Nuncio on EDSA anniversary: Pursuit of justice must continue

Archbishop Charles John Brown, Apostolic Nuncio to the Philippines. CBCP NEWS

SOURCE: CBCP News by By Roy Lagarde, February 24, 2021, Manila, Philippines

On the eve of the 35th commemoration of the 1986 Edsa People Power revolt, the Vatican’s envoy to the Philippines reminded Filipinos that the only path to peace is justice.

Celebrating Mass at the iconic EDSA Shrine on Wednesday, Archbishop Charles John Brown said that there can be no peace without social justice.

“Justice is the foundation of peace in the society. When there is no justice, when people can’t receive justice, they react in violent ways,” Brown said in his homily.

“So whenever we can to promote justice in society, we are promoting peace,” he said.

The papal nuncio also stressed that there can be no true social justice amid deep inequality.

“Fairness and justice means that equality in dignity is respected,” he said. “In order to have peace in society there needs to be justice, people need to be treated fairly.”

Before the Mass, Brown led the releasing of 35 pigeons outside the church to symbolize the 35 years since the historic revolution that booted dictator Ferdinand Marcos out of power.

The archbishop also reflected on the role of Mary in the peaceful change in government.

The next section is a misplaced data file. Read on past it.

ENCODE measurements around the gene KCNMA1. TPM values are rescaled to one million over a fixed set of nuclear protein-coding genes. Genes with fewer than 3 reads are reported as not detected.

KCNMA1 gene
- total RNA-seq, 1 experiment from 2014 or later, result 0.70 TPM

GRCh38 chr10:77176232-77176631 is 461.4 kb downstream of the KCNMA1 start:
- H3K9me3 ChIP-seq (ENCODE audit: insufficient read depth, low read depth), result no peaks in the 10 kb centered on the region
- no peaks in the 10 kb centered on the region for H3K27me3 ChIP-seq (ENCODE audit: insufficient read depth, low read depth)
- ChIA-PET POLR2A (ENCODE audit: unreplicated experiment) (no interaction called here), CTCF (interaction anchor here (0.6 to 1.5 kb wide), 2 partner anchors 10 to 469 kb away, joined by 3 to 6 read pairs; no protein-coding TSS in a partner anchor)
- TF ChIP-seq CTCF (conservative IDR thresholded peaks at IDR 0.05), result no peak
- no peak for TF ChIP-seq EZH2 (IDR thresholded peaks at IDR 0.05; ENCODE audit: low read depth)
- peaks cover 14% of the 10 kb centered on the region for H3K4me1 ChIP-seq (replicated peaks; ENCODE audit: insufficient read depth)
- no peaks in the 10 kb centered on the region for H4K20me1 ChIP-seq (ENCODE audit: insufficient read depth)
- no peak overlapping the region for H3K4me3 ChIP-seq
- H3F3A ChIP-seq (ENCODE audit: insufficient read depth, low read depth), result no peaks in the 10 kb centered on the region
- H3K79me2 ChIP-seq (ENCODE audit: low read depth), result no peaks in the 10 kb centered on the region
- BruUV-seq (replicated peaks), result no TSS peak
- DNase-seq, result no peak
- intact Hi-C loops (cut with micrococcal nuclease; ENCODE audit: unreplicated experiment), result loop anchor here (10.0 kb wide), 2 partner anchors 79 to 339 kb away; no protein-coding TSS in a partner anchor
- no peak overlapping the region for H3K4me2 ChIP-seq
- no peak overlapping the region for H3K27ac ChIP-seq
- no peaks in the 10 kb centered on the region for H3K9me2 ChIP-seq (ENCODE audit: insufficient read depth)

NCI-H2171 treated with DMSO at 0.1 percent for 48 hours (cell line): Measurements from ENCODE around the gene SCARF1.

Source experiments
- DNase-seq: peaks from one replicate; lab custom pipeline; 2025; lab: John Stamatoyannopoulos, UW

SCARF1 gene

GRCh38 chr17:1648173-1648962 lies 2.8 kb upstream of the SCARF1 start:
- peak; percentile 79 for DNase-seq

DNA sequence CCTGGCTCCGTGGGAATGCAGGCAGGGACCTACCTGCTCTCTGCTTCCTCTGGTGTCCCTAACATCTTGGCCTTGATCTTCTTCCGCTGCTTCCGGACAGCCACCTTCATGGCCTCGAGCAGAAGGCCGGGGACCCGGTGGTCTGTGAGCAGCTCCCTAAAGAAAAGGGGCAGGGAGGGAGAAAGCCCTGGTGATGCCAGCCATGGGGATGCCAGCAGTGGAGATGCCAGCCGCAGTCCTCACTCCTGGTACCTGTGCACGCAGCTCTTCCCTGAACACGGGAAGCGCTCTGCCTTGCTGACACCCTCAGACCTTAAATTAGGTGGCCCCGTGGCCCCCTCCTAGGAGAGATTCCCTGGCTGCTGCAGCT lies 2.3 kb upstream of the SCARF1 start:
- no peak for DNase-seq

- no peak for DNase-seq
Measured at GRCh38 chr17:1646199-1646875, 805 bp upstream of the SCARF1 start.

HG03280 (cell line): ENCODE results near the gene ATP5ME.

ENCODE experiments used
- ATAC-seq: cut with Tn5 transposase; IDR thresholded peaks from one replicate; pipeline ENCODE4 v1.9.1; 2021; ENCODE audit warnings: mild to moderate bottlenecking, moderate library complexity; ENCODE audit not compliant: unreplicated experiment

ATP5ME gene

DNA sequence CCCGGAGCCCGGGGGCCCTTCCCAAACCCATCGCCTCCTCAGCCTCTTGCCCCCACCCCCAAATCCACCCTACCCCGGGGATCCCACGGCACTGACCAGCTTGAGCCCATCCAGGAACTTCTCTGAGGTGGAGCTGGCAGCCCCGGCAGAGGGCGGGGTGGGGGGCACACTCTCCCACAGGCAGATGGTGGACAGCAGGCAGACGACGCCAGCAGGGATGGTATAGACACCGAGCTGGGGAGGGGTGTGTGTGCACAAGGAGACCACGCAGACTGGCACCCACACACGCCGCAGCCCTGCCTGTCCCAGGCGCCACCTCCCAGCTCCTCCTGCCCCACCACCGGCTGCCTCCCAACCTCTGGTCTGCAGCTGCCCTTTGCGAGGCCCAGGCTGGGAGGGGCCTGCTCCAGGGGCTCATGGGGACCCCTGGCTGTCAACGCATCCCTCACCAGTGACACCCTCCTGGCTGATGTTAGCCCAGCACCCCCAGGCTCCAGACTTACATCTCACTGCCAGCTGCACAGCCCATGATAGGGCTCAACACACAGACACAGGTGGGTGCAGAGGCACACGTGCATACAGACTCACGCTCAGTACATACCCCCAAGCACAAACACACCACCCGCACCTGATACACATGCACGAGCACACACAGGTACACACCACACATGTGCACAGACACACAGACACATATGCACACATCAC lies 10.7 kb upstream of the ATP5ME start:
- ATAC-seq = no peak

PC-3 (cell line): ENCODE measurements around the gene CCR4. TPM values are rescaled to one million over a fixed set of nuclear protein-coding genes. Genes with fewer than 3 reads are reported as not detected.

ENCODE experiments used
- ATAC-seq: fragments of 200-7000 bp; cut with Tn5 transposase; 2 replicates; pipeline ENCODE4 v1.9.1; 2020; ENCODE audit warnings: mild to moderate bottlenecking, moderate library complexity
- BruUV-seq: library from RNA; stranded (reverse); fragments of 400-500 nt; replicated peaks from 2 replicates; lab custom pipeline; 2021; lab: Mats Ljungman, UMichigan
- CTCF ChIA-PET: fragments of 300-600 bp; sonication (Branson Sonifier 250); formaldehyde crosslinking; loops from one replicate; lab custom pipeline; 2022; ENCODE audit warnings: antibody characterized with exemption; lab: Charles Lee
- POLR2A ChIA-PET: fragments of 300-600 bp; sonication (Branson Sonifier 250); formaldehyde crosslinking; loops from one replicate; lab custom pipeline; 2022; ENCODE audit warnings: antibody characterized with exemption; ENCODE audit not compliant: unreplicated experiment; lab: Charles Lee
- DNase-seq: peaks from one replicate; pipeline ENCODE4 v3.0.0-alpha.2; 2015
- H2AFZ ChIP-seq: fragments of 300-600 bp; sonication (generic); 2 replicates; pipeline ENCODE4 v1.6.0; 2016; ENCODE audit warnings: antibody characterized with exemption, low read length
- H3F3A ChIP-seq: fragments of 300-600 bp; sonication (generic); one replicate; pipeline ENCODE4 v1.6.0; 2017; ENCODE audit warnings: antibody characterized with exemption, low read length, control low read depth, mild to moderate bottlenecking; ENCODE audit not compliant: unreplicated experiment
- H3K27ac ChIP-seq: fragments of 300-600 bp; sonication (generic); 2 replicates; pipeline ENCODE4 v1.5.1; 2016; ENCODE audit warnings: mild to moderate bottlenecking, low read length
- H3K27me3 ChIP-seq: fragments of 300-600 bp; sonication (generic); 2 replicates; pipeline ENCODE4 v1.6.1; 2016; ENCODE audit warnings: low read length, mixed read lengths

“We thank Mary for her intercession at that moment as a mother of peace in order to allow a peaceful transition of power here in the Philippines,” Brown said.

Bishop Broderick Pabillo of the Manila archdiocese, for his part, called on Filipinos to “not let go of the promises of freedom of EDSA”.

“Let us oppose all attempts to control us and to scare us off in expressing ourselves,” Pabillo said.

Bishop Ruperto Santos of Balanga also said that the peaceful uprising was a “blessing” and showcased “what was best in us and beneficial to our country”.

However, he said that some leaders from that time failed to “live up to our trust and to the legacy of EDSA”.

“Let us commemorate Edsa to give what is best, right and moral to our country and to God; not to oneself or to a particular party or color,” Santos said.

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